The largest coal mining company in the world, Coal India, has announced plans to decommission a total of 37 mines which are no longer economically viable in India.
Coal India, which accounts for over 80 per cent of the India’s coal production, produced an average of 1.42 tonnes of coal per day in June last year.
Earlier this month, the government-owned coal producer informed the Bombay Stock Exchange its intentions to close 37 mines in the country, on account of them no longer being financially viable.
According to Coal India, all 37 mines will be retired by March next year.
The mines make up approximately 9 per cent of the total number of mines operated by Coal India.
The Telegraph India – quoting industry sources – reported that the company is expecting to yield savings of around Rs 800 crore ($124 million).
Increasing competition from renewable energy technologies is adding to the pressure on underground mines.
According to the Energy and Resources Institute (TERI), if the cost of renewable energy and storage continues to fall at current rates, India could phase out coal power completely by 2050.
India cancelled plans to build almost 14 gigawatts (GW) of coal-fired power stations in May, as solar tariffs in the country remain in freefall.
Tim Buckley, Director of the Institute for Energy Economics and Financial Analysis (IEEFA), said: “For the first time, solar is cheaper than coal in India and the implications this has for transforming global energy markets are profound.”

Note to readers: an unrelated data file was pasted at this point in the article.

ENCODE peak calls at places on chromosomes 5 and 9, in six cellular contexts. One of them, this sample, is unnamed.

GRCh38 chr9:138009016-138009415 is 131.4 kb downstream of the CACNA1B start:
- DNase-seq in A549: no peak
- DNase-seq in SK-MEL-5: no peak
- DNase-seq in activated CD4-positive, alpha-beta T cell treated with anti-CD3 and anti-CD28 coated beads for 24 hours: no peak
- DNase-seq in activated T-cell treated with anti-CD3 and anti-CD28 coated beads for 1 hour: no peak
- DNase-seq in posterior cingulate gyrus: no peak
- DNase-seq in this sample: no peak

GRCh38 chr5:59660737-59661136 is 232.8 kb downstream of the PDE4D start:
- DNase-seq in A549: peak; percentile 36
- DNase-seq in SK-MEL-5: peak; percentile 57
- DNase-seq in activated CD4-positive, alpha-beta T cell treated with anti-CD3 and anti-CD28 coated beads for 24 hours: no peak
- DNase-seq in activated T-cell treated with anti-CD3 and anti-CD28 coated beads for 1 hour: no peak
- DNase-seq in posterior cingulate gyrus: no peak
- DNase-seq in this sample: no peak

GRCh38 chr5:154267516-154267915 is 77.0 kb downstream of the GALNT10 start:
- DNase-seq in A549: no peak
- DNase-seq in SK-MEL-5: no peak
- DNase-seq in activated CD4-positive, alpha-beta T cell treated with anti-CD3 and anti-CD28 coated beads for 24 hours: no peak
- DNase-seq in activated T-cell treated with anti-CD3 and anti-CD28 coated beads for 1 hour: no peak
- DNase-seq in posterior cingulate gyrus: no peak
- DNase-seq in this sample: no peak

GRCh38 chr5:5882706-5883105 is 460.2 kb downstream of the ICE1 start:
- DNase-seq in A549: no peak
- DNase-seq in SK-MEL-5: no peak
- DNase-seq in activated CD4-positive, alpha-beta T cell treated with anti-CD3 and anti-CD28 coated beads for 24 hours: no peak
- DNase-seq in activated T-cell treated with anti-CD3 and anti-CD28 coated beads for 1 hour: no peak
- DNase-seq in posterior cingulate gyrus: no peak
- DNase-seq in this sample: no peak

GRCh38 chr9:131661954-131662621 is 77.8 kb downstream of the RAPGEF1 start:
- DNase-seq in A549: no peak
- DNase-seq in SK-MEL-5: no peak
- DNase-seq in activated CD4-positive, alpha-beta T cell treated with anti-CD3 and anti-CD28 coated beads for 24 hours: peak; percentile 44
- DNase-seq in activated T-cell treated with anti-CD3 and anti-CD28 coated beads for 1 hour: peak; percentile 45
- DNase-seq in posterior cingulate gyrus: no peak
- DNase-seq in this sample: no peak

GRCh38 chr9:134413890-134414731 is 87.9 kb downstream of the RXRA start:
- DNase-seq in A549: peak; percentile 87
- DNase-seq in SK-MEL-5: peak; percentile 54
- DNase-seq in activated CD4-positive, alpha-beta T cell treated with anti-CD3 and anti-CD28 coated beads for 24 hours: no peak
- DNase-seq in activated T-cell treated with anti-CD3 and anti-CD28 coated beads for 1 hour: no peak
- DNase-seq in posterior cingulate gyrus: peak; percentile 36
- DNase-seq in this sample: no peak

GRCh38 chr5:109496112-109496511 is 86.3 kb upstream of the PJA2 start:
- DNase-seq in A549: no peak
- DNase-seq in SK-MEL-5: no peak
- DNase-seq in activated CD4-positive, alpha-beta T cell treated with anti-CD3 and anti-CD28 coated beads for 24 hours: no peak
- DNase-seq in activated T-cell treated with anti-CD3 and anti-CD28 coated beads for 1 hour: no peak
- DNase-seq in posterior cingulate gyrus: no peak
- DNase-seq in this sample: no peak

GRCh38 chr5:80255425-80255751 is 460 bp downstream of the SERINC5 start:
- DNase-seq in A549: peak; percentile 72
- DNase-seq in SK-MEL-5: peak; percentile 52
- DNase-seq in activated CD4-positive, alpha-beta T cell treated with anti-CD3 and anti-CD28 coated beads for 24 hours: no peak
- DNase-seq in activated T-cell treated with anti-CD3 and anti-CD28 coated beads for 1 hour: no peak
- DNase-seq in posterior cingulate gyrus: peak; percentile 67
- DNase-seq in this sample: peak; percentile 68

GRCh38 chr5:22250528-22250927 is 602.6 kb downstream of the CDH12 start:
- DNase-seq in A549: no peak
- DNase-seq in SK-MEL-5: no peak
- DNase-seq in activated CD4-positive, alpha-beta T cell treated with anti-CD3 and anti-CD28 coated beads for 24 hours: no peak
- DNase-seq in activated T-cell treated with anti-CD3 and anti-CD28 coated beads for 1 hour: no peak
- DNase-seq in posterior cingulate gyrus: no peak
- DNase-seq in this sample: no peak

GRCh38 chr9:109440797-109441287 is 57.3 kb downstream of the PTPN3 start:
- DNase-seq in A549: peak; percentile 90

Earlier this year, solar energy tariffs in India fell 26 per cent over a period of 3 months, with the current lowest solar power tariff in India standing at Rs 2.44/kWh (3.8¢/kWh).
The country’s first ever wind energy auction saw the allocation of 1,000 megawatts (MW) which were awarded to four project developers at 250 MW each and at a tariff of Rs 3.46/kWh (5.2¢/kWh).
This is expected to fall further, as India plans to auction a 5-6 gigawatts (GW) of wind energy capacity each year until 2022.
Renewable energy capacity in the country increased at a significantly faster rate in FY2016-17 compared to coal-fired power plants.
During the period a total of 6,990 MW of new coal power capacity was added in India, while thermal power capacity addition stood at 7,655 MW.
In contrast, a total of 14,140 MW of renewable energy capacity – including solar and wind – was added over the course of the financial year.
India and China have now overtaken the U.S. to become the two most attractive nations for renewable energy investment – according to a report issued by UK accountancy firm Ernst & Young.
In addition, India remains on track to overtake Japan as the world’s third-largest solar power market in 2017.